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Stories, updates, insights, and original analysis from The Planetary Society.

Rosetta’s Ancient Comet

Rosetta is a European Space Agency mission with contributions from its member states and NASA. Operating such a complex mission with its 11 instruments and Philae lander is a success story in itself, but Rosetta’s greatest success is the science it delivered.

Feast your eyes on comet 67P's surface, with depth cues added

Mattias Malmer made it a little easier to figure out what Philae really saw in 2014.

Philae science results: Comet 67P is crunchy on the outside, soft on the inside

What is the surface of a comet like? That's one of the main questions that motivated Philae's mission to the surface of comet 67P/Churyumov-Gerasimenko. We now know the comet has a rigid crust about 10 to 50 centimeters thick, below which the comet is much more fluffy.

A Comet or Titan: The Next New Frontiers Mission

Both would do compelling science in the mid-2030s. Otherwise the two missions could not be more different.

#DPS2017: Progress report on Mars Reconnaissance Orbiter images of comet C/2013 A1 Siding Spring

Three years ago, on October 19, 2014, comet C/2013 A1 Siding Spring passed within 138,000 kilometers of Mars. At the 2017 meeting of the Division for Planetary Sciences of the American Astronomical Society, we heard a progress report on Mars orbiter imaging of the comet's nucleus.

Could the total solar eclipse reveal a comet?

Next week's solar eclipse will reveal the Sun's corona, nearby bright planets and stars, and, if we get extremely lucky, a comet!

Citizen scientist spots changes on Rosetta's comet

Citizen scientist and self-described

Planetary discovery over the past quarter century

2016 marks the 25th anniversary of the creation of what has become one of the primary venues for the publication of research in planetary science: the Journal of Geophysical Research: Planets. This occasion is a good opportunity to look back at what we have learned in this era of expanded exploration and to try to take a peek at the future.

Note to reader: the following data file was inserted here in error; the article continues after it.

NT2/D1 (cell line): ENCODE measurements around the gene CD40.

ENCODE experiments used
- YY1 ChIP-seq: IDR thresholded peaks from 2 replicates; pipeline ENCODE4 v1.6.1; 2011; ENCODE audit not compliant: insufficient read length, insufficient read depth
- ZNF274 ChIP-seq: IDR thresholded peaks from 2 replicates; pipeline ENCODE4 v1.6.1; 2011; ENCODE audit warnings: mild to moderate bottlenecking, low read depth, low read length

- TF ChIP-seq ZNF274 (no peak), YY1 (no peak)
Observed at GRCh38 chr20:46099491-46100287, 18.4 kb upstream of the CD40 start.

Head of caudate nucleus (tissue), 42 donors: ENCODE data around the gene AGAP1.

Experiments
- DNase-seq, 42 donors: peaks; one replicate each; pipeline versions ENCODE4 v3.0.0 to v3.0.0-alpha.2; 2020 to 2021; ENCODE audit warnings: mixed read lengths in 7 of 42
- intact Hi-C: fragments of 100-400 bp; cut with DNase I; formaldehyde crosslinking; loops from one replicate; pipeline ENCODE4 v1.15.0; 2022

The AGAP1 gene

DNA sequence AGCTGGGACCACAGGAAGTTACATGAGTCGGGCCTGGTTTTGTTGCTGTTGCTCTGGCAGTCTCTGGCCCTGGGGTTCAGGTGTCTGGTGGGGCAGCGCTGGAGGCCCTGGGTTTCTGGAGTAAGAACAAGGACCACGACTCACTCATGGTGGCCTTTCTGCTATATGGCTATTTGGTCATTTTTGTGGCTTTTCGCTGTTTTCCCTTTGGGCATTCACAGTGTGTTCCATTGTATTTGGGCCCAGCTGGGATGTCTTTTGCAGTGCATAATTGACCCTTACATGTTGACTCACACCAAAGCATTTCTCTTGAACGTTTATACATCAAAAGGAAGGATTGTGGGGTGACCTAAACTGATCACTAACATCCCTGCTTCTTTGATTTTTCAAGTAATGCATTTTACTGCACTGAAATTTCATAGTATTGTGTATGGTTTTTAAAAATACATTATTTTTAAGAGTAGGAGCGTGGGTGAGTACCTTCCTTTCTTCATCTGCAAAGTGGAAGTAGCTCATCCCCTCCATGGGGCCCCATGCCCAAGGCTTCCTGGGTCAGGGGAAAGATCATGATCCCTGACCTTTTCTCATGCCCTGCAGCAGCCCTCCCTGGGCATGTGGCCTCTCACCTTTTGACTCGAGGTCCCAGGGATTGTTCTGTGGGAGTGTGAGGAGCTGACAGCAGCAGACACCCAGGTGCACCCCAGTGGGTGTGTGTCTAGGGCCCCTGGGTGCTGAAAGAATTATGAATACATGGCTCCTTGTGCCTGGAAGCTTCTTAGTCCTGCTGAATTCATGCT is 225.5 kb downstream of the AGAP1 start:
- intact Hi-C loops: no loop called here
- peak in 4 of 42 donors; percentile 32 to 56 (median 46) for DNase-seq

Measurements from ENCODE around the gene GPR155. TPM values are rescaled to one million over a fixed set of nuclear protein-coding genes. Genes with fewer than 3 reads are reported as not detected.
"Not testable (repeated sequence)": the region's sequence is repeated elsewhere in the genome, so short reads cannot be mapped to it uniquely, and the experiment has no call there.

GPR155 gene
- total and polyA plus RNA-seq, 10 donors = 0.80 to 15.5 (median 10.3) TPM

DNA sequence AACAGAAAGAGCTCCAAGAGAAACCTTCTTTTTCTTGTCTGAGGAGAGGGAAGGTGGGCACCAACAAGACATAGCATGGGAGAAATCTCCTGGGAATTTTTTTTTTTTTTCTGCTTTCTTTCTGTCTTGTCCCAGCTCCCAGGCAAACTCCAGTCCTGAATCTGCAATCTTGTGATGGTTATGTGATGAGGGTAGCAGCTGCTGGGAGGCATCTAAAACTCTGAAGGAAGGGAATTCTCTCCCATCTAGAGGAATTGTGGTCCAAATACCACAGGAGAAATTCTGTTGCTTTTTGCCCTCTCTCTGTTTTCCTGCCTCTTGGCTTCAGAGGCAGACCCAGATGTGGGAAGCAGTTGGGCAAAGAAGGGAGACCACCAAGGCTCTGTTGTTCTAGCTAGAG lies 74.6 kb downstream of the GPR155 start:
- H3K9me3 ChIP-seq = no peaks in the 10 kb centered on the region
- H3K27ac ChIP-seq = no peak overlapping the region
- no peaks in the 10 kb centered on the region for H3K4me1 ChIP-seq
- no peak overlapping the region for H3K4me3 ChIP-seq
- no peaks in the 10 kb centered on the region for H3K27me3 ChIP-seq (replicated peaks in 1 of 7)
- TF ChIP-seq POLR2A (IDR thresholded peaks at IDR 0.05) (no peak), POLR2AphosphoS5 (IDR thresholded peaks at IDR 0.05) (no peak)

Rosetta in the Rearview: What Have We Learned?

Just over a month ago the European Space Agency’s Rosetta spacecraft finished its mission by spectacularly diving into the comet 67P/Churyumov-Gerasimenko. How did it observations influence and alter our ideas about the typical formation and lifetime of a comet?

Rosetta is gone

Today there is one less spacecraft returning science data from beyond Earth. The European Space Operations Centre received the final transmission from Rosetta at 11:19 September 30, UT.

Rosetta spacecraft may be dying, but Rosetta science will go on

The Rosetta mission will end tomorrow when the spacecraft impacts the comet. ESA took advantage of the presence of hundreds of members of the media to put on a showcase of Rosetta science. If there’s one thing I learned today from all the science presentations, it’s this: Rosetta data will be informing scientific work for decades to come.

Rosetta end-of-mission update

The European Space Agency has shared plans for the end of the Rosetta mission scheduled for September 30, just three weeks from now. The landing site will be located on the

Philae spotted on the surface of comet Churyumov-Gerasimenko

Ever since its landing, Philae has been elusive. It went silent just three days later and never returned any more science data, though it made brief contact with the orbiter last summer. Now, just a month until the planned end of the Rosetta mission, the orbiter has finally located the lander in a stunning high-resolution view of the surface.

Rosetta end-of-mission plans: Landing site, time selected

ESA's comet-chasing Rosetta spacecraft is nearing the end of its mission. Last week, ESA announced when and where Rosetta is going to touch down. And tomorrow, it will forever shut down the radio system intended for communicating with the silent Philae lander.

A feast of new OSIRIS photos from comet 67P

Last week, the Rosetta mission released a large quantity of science data to the worldwide public, including photos from the mission's close observation phase and the Philae landing.

Opposition surge comet

Today, the Rosetta OSIRIS team's Image of the Day is this highly unusual view of the comet with the Sun very nearly behind the spacecraft.

Running Down a Comet

The Near-Earth Object Wide-field Infrared Survey Explorer (NEOWISE) telescope has discovered its first comet of 2016.

Worth the wait: First public release of Rosetta science camera images of comet 67P

Finally! It has been a long wait, but so worth it: the Rosetta OSIRIS science camera team has delivered the first pile of data from the rendezvous with comet 67P to ESA's Planetary Science Archive. I have spent a good chunk of the last three days playing with the data, and it's spectacular.

A Rosetta OSIRIS picture of comet 67P that's only hours old

ESA announced today a new website at which the OSIRIS team will now be releasing images on a regular basis -- at least one per week -- and they will be recent. Even better news, all OSIRIS data taken through September 16, 2014 has been handed to ESA and its release is expected next week.

DPS 2015: Solar System Formation

At the 47th Division of Planetary Systems meeting, many presentations touched on some of the most contentious and poorly known aspects of how planets form.

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